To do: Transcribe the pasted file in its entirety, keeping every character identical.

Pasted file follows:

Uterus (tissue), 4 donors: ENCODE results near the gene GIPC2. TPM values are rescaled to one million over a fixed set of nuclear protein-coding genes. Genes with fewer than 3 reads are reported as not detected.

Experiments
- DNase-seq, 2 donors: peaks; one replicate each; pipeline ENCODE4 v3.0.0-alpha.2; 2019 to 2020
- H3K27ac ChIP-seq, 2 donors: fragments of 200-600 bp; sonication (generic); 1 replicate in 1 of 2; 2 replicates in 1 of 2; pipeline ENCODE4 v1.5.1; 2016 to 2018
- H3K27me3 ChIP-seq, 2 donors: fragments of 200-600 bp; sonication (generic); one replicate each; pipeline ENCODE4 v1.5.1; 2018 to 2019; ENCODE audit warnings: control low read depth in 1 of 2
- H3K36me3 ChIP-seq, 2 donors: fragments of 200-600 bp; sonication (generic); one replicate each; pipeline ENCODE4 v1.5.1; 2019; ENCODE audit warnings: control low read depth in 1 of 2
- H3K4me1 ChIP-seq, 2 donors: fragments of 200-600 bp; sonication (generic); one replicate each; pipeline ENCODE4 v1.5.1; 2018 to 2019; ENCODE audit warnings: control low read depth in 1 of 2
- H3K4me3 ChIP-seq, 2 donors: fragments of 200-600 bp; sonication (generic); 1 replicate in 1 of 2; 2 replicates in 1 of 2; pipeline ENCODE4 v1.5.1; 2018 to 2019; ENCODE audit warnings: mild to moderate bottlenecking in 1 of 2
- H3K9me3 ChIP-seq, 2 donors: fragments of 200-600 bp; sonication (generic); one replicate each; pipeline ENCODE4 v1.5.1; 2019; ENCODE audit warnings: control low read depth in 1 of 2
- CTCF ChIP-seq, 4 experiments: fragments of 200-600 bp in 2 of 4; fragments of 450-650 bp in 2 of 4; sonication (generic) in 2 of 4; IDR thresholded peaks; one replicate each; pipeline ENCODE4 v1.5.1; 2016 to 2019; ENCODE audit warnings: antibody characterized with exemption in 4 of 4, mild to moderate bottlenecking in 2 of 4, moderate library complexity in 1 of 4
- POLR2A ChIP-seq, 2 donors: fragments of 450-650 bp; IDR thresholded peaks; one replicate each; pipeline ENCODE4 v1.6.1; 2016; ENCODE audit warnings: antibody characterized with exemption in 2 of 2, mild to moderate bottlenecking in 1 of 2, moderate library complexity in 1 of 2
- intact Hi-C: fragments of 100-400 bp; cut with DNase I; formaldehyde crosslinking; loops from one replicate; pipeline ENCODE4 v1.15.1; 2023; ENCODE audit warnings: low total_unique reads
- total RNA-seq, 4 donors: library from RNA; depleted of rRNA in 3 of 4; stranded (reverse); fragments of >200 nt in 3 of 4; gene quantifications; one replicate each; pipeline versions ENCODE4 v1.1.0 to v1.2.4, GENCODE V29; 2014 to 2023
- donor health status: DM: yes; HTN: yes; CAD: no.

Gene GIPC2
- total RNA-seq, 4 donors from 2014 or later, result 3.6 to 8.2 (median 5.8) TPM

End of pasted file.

Uterus (tissue), 4 donors: ENCODE results near the gene GIPC2. TPM values are rescaled to one million over a fixed set of nuclear protein-coding genes. Genes with fewer than 3 reads are reported as not detected.

Experiments
- DNase-seq, 2 donors: peaks; one replicate each; pipeline ENCODE4 v3.0.0-alpha.2; 2019 to 2020
- H3K27ac ChIP-seq, 2 donors: fragments of 200-600 bp; sonication (generic); 1 replicate in 1 of 2; 2 replicates in 1 of 2; pipeline ENCODE4 v1.5.1; 2016 to 2018
- H3K27me3 ChIP-seq, 2 donors: fragments of 200-600 bp; sonication (generic); one replicate each; pipeline ENCODE4 v1.5.1; 2018 to 2019; ENCODE audit warnings: control low read depth in 1 of 2
- H3K36me3 ChIP-seq, 2 donors: fragments of 200-600 bp; sonication (generic); one replicate each; pipeline ENCODE4 v1.5.1; 2019; ENCODE audit warnings: control low read depth in 1 of 2
- H3K4me1 ChIP-seq, 2 donors: fragments of 200-600 bp; sonication (generic); one replicate each; pipeline ENCODE4 v1.5.1; 2018 to 2019; ENCODE audit warnings: control low read depth in 1 of 2
- H3K4me3 ChIP-seq, 2 donors: fragments of 200-600 bp; sonication (generic); 1 replicate in 1 of 2; 2 replicates in 1 of 2; pipeline ENCODE4 v1.5.1; 2018 to 2019; ENCODE audit warnings: mild to moderate bottlenecking in 1 of 2
- H3K9me3 ChIP-seq, 2 donors: fragments of 200-600 bp; sonication (generic); one replicate each; pipeline ENCODE4 v1.5.1; 2019; ENCODE audit warnings: control low read depth in 1 of 2
- CTCF ChIP-seq, 4 experiments: fragments of 200-600 bp in 2 of 4; fragments of 450-650 bp in 2 of 4; sonication (generic) in 2 of 4; IDR thresholded peaks; one replicate each; pipeline ENCODE4 v1.5.1; 2016 to 2019; ENCODE audit warnings: antibody characterized with exemption in 4 of 4, mild to moderate bottlenecking in 2 of 4, moderate library complexity in 1 of 4
- POLR2A ChIP-seq, 2 donors: fragments of 450-650 bp; IDR thresholded peaks; one replicate each; pipeline ENCODE4 v1.6.1; 2016; ENCODE audit warnings: antibody characterized with exemption in 2 of 2, mild to moderate bottlenecking in 1 of 2, moderate library complexity in 1 of 2
- intact Hi-C: fragments of 100-400 bp; cut with DNase I; formaldehyde crosslinking; loops from one replicate; pipeline ENCODE4 v1.15.1; 2023; ENCODE audit warnings: low total_unique reads
- total RNA-seq, 4 donors: library from RNA; depleted of rRNA in 3 of 4; stranded (reverse); fragments of >200 nt in 3 of 4; gene quantifications; one replicate each; pipeline versions ENCODE4 v1.1.0 to v1.2.4, GENCODE V29; 2014 to 2023
- donor health status: DM: yes; HTN: yes; CAD: no.

Gene GIPC2
- total RNA-seq, 4 donors from 2014 or later, result 3.6 to 8.2 (median 5.8) TPM